The notion of "plug-in" software synthesizers is wonderful, but there are some drawbacks. They require very powerful personal computers with lots of memory and many have annoying copy protection implementations that can be quite a nuisance and they only work within certain software programs, some of which are tauntingly complex, albeit fantastic.

While it is very tempting to try to squeeze every last once out of the personal computer and create and record 128-part compositions within them with only a single "outboard" keyboard, it is also an approach that is not always conducive to inspirational fiddling with knobs and faders and buttons. Some people, of course, have great hand-eye-mouse coordination and can remember keyboard alternative function codes easily for many different programs, but such virtuosi are perhaps even rarer than old-fashioned hardware virtuosi. (This article has avoided discussion of alternative controllers such as wired fingers and shoes, brain-wave attachments, movement sensors and the like, all of which are fascinating and exciting, but are beyond the beginner stage, to put it mildly.)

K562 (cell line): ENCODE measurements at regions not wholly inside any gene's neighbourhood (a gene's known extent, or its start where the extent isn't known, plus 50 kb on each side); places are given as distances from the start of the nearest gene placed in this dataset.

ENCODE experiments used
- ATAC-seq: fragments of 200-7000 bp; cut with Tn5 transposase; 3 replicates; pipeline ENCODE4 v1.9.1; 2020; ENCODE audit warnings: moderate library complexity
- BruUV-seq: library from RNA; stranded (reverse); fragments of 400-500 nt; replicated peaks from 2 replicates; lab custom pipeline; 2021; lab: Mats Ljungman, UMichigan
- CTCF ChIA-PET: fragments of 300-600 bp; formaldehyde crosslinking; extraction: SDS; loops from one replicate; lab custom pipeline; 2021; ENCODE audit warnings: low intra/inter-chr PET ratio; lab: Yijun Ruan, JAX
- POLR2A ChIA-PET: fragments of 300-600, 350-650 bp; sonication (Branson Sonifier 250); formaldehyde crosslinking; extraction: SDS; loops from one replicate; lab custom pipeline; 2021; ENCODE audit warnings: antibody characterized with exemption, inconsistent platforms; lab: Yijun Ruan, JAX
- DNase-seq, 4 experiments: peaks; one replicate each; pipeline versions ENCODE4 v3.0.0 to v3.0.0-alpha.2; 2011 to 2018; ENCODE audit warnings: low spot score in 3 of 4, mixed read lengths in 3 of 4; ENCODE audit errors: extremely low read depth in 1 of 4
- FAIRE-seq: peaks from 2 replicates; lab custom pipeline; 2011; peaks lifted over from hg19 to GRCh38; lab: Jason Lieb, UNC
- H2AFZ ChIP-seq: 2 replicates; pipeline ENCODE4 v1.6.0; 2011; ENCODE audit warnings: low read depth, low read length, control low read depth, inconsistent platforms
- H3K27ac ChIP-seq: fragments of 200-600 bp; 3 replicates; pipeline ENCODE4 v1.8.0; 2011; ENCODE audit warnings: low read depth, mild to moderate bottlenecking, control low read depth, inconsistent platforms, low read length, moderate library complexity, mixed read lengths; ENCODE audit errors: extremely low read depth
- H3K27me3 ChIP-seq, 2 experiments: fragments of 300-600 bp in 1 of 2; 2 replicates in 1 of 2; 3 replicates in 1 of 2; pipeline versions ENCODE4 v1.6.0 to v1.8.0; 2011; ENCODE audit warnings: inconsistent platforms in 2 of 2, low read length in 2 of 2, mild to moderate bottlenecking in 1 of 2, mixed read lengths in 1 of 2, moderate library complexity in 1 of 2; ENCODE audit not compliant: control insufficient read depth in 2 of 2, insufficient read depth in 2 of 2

Even the seemingly simplest of synthesizers, such as a Roland SH-01, a Casio CZ 101, or a Minimoog can take a long time to master and begin to explore its sonic potential, which is vast. Synthesizers with more advanced features can take years to truly begin to master. For many users, the virtually infinite sonic possibilities of most synthesizers is a Pandora’s Box, for it is easy to get delightful lost in shaping sounds and that time may take away from other basics such as creating melodies and mastering a recording. Are you a musician or a technician?

Give someone a synthesizer and they will become a sound programmer, a recording engineer, a composer, a performer and hopefully a musician.

There are presumably some wizards out there who can listen to any electronic recording and pick out which synthesizers are playing which parts and perhaps even discern what modulation controllers are being used. Such wizards, needless to say, are very rare, as are true synthesizer virtuosi, which is not to suggest that there are not a great many musicians with fabulous chops who make music with synthesizers, but usually they are using conventional sounds and not utilizing all of the instruments’ potential.

In recent years, some of the more bizarre, and interesting, sounds that created with synthesizers come from "groove boxes," in which the player/DJ samples and remixes other sounds/recordings into loops and is able to come up with unusual syncopations. The world of manipulated, sampled sounds is intriguing and vast and worthy of its own article.


Harmonycentral.com has good information on various synthesizers

Synthzone.com also has good information on various synthesizers

Roland has a good website at rolandus.com


Home Page of The City Review